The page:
Today we get to see King Herod’s response to the uncomforting action of speaking love to power. And we also see the tragedy that unfolds when we are so focused on ourselves and our own concerns and circumstances that we cannot see or hear anything else.
When John the Baptizer speaks, King Herod listens. He might not like what he’s hearing – but he’s interested all the same. Listen: And Herodias had a grudge against him and wanted to kill him. But she could not, for Herod feared John, knowing that he was a righteous and holy man, and he protected him. When he heard him, he was greatly perplexed – and yet he liked to listen to him.
He was greatly perplexed – and yet he liked to listen to him. That shows us that here is a leader who is hungry for knowledge, maybe even one who might “hunger and thirst after righteousness.” Here, it seems, is an opportunity for the Kingdom of God to break through.
Except Herod fails to keep his eyes on the prize. John is speaking, and Herod has been listening. But then two tragically self-centered narratives collide. The first is that of Herod, who is open to the Word of God, but so focused on his desire to save face in front of his influential guests that he backs himself into a corner. And the second narrative, which collides with Herod’s story, is that of Herodias, who seems to be open to nothing but revenge. She is entirely focused on retributive justice, which is no real justice at all.
How often have you felt like Herodias? How often have I felt that way? I know what it feels like to nurse and to nurture that legitimate grievance, to tenderly care for that pain, to find satisfaction in the familiar rut of self-righteousness.
Sister Helen Prejean invites us to consider what justice looks like – and what it looks like can often be not at all what we expect.
Sister Helen is a religious of the Order of St. Joseph of Medaille who lives and works in Louisiana. She first came to the attention of many of us through the book and movie Dead Man Walking, when she was portrayed by Susan Sarandon, visiting Sean Penn, as Patrick Sonnier, on Death Row.
Sister Helen relates the story of meeting the parents of Patrick Sonnier’s victims, a teenage couple. The parents of the girl just averted their gaze and walked on by – but Lloyd LeBlanc, the father of David LeBlanc, walked up to her and said, “Sister, you can’t imagine the pressure we’re under, everyone telling us we need to push for Sonnier to die, saying, ‘You got to be for the death penalty or it’ll look like you didn’t love your boy.’ And I kept going to church on Sunday wanting the priest to talk about the gospel of Jesus calling for us to forgive, and we couldn’t hear it anywhere. And I caved in.”
Sister Helen said she was taken aback – that she had just assumed that every victim’s family wanted revenge and called it justice.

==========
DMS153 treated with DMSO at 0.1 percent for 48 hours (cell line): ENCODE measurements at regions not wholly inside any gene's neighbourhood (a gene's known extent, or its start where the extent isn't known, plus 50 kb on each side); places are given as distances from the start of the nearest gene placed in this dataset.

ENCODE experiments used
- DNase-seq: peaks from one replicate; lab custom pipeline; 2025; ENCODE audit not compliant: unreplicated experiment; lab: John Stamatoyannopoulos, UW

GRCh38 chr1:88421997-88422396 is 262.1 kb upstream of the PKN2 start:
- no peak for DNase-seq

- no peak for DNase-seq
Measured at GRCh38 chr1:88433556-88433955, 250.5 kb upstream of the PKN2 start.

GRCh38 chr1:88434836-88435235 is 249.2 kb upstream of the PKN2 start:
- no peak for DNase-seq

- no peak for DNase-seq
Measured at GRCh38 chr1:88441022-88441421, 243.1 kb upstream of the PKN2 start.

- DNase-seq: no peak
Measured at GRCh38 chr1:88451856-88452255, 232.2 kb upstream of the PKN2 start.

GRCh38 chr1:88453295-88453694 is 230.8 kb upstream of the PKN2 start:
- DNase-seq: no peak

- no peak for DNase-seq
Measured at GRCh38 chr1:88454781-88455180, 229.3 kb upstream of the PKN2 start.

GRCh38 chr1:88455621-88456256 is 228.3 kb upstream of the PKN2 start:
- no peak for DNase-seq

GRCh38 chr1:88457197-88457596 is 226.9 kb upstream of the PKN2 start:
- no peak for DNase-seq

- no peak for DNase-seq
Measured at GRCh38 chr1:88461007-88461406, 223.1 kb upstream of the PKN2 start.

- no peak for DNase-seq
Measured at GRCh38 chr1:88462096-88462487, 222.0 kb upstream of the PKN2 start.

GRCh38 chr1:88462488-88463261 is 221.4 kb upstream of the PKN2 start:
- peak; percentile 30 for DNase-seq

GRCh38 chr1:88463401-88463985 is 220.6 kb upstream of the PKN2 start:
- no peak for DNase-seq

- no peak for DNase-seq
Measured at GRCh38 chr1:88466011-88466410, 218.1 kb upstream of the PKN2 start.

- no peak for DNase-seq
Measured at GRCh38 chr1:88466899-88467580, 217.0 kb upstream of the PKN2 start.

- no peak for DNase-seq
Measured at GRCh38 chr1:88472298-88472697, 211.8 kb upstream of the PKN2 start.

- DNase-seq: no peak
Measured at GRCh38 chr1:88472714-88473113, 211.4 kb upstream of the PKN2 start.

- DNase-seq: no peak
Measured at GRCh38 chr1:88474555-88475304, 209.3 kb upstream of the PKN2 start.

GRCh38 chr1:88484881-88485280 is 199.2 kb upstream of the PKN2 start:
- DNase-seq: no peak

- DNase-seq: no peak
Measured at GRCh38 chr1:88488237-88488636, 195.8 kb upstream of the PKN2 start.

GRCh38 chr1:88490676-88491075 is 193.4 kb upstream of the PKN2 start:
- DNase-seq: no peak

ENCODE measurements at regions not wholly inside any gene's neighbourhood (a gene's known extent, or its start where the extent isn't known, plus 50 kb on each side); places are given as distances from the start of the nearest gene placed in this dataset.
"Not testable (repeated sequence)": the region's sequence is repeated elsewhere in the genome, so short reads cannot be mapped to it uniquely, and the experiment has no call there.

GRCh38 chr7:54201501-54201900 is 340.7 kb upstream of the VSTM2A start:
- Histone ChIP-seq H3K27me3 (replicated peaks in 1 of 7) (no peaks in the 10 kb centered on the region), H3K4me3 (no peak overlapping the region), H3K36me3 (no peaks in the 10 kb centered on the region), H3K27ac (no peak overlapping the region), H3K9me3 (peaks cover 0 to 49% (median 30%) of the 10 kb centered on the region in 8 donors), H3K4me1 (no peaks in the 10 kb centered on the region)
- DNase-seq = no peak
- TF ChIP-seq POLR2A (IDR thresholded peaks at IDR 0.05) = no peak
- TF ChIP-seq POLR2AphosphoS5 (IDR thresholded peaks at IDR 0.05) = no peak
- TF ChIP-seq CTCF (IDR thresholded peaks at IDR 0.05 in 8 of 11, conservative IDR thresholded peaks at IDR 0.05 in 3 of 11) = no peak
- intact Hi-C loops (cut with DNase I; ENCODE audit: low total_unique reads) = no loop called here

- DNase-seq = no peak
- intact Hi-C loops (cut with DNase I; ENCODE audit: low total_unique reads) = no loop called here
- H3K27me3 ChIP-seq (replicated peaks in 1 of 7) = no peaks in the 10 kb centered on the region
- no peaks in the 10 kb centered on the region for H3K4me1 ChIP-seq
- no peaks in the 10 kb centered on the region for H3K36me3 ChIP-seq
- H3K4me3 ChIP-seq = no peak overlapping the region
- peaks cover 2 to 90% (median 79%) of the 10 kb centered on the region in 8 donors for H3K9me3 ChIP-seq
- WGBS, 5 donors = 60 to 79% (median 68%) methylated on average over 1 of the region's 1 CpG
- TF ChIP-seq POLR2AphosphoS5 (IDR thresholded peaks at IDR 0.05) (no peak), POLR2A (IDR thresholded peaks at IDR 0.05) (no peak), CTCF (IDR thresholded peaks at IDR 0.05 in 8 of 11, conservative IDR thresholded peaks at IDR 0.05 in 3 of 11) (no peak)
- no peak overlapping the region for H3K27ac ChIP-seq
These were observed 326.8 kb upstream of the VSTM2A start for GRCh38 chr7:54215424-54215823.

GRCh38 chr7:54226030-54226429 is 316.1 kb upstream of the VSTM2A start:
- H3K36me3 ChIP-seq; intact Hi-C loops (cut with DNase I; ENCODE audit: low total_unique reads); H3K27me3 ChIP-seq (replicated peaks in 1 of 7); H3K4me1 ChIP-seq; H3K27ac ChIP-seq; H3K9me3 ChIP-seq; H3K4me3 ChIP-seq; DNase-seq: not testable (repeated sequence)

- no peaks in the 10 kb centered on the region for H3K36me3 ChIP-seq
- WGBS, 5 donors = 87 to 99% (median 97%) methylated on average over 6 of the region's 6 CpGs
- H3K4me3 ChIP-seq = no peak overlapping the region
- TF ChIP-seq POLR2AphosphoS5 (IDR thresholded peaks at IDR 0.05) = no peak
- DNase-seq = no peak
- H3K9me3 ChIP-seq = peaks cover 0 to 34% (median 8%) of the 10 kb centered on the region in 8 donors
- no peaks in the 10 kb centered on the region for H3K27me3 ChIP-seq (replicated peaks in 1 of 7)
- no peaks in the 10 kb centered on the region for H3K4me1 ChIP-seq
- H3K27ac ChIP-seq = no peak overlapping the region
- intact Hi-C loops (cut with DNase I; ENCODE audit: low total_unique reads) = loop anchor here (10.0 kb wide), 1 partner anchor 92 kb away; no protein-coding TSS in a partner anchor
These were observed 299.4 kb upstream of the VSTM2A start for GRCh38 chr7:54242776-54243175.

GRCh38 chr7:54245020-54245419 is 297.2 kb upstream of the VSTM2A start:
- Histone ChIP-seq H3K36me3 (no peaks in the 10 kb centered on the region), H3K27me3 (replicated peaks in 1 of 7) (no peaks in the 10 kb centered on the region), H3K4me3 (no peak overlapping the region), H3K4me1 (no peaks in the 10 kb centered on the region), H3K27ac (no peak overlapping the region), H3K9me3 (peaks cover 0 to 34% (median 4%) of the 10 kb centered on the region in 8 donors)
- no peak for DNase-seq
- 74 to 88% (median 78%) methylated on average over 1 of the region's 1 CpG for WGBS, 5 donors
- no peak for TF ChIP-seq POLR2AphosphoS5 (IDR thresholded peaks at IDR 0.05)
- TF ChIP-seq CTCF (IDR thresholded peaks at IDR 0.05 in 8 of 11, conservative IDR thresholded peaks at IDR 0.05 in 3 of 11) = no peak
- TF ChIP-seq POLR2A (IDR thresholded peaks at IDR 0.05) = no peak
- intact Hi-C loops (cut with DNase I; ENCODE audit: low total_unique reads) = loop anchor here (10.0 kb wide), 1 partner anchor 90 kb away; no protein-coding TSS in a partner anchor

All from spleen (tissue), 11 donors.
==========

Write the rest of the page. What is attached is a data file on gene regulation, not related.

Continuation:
“I caved in,” Mr. LeBlanc said. “I said, ‘I want to pull the switch, I want to cause them pain like they caused me. And then I began to notice what was happening to me. I was angry all the time. And I said, ‘Uh-uh.’”
“You know, Sister, most people think forgiveness is weakness: ‘Well, you killed my son, well, I forgive you.’ Like you condone it. I don’t condone it. But I was losing my life, too.”
Sister Helen says that Mr. LeBlanc was the first victim’s family she met who taught her that forgiveness is not what you do to lift the burden of guilt from the person who hurt you – but it’s saving your life.
And that’s what neither Herod nor Herodias chooses.
Focused inward, centered on himself, Herod makes an impulsive, foolish promise – “Anything you want! Half my kingdom!” And then he doubles down because he’s too self-centered and too proud to modify his promise to something a little more manageable in front of a room full of influential local men.
And the girl goes to her mother – “Mama, he said I could have half his kingdom.”
Imagine the scene. Imagine Herodias, a woman in the first century, suddenly becoming the ruler of half a kingdom, gaining security and leadership and all the perks – and she throws it all away. Because she is entirely laser-focused on revenge. “I want John the Baptizer to hurt like he hurt me. I want him dead.”
This is not justice. This is drinking rat poison and waiting for the rat to die. When I become, when you become, so turned in on ourselves, we have taken away from our own souls the things that give us life.
After achieving the instant and momentary gratification of having John beheaded, Herodias and her daughter disappear from the pages of Scripture. We don’t know how their lives turned out. But we do know what happened to Lloyd LeBlanc, whose heart, like Herod’s, was hungry for the Word of God. Mr. LeBlanc recognized that a desire for retributive justice was killing him, and he set that burden down. “They killed our boy but I’m not going to let them kill me.”
Herod, Herodias, John the Baptizer are long gone, under a couple of millennia of dust. You and I and our natural inclination to hold a grudge, to want to think of justice as making the scales balance, are still here. So what do we do with this cautionary tale? Herod Antipas made a stupid pledge and lacked the courage to spare the life of a man who perplexed and intrigued him by speaking the Word of God. And Herodias is remembered only as someone who was so focused on her desire to cause pain in return for pain received – that she threw away the promise of half a kingdom. Where does that leave us?
It leaves us with the good news that can be so elusive in this narrative: the good news that each of us can choose to define justice through God’s mercy. And when we do that, we find, like Lloyd LeBlanc, that we can choose to release the thing that is killing us. We can choose to align ourselves with the way of Jesus. We can choose to walk in the light.